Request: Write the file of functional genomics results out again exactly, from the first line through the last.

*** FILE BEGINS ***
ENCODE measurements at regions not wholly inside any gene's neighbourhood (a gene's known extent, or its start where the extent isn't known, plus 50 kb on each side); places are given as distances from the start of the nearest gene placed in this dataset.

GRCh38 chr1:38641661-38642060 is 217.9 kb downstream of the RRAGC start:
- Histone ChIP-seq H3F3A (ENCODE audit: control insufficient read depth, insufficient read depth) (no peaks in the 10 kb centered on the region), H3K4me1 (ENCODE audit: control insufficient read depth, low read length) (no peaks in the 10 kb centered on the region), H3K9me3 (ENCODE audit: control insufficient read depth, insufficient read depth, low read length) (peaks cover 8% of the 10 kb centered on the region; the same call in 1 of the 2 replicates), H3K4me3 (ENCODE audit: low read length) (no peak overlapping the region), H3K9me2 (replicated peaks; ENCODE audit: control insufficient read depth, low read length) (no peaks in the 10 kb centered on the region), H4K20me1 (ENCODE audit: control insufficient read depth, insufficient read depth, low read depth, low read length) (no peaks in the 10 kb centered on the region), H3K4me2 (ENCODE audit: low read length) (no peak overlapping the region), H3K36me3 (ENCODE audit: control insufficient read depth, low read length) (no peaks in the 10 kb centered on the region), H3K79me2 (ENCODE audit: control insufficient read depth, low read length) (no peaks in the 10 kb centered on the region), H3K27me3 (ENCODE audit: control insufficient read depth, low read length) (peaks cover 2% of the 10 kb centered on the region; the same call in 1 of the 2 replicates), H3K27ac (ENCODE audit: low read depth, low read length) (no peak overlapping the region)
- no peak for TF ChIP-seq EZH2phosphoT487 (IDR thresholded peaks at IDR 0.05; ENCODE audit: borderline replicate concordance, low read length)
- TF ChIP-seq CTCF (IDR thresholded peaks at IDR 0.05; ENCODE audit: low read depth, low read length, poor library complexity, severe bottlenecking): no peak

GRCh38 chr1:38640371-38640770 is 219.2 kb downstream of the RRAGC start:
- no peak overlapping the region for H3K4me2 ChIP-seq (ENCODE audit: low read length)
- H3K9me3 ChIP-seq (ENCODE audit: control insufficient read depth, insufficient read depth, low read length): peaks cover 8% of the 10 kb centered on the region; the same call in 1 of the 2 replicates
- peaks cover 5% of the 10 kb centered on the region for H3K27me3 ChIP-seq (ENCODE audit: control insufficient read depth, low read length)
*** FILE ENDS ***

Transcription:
ENCODE measurements at regions not wholly inside any gene's neighbourhood (a gene's known extent, or its start where the extent isn't known, plus 50 kb on each side); places are given as distances from the start of the nearest gene placed in this dataset.

GRCh38 chr1:38641661-38642060 is 217.9 kb downstream of the RRAGC start:
- Histone ChIP-seq H3F3A (ENCODE audit: control insufficient read depth, insufficient read depth) (no peaks in the 10 kb centered on the region), H3K4me1 (ENCODE audit: control insufficient read depth, low read length) (no peaks in the 10 kb centered on the region), H3K9me3 (ENCODE audit: control insufficient read depth, insufficient read depth, low read length) (peaks cover 8% of the 10 kb centered on the region; the same call in 1 of the 2 replicates), H3K4me3 (ENCODE audit: low read length) (no peak overlapping the region), H3K9me2 (replicated peaks; ENCODE audit: control insufficient read depth, low read length) (no peaks in the 10 kb centered on the region), H4K20me1 (ENCODE audit: control insufficient read depth, insufficient read depth, low read depth, low read length) (no peaks in the 10 kb centered on the region), H3K4me2 (ENCODE audit: low read length) (no peak overlapping the region), H3K36me3 (ENCODE audit: control insufficient read depth, low read length) (no peaks in the 10 kb centered on the region), H3K79me2 (ENCODE audit: control insufficient read depth, low read length) (no peaks in the 10 kb centered on the region), H3K27me3 (ENCODE audit: control insufficient read depth, low read length) (peaks cover 2% of the 10 kb centered on the region; the same call in 1 of the 2 replicates), H3K27ac (ENCODE audit: low read depth, low read length) (no peak overlapping the region)
- no peak for TF ChIP-seq EZH2phosphoT487 (IDR thresholded peaks at IDR 0.05; ENCODE audit: borderline replicate concordance, low read length)
- TF ChIP-seq CTCF (IDR thresholded peaks at IDR 0.05; ENCODE audit: low read depth, low read length, poor library complexity, severe bottlenecking): no peak

GRCh38 chr1:38640371-38640770 is 219.2 kb downstream of the RRAGC start:
- no peak overlapping the region for H3K4me2 ChIP-seq (ENCODE audit: low read length)
- H3K9me3 ChIP-seq (ENCODE audit: control insufficient read depth, insufficient read depth, low read length): peaks cover 8% of the 10 kb centered on the region; the same call in 1 of the 2 replicates
- peaks cover 5% of the 10 kb centered on the region for H3K27me3 ChIP-seq (ENCODE audit: control insufficient read depth, low read length)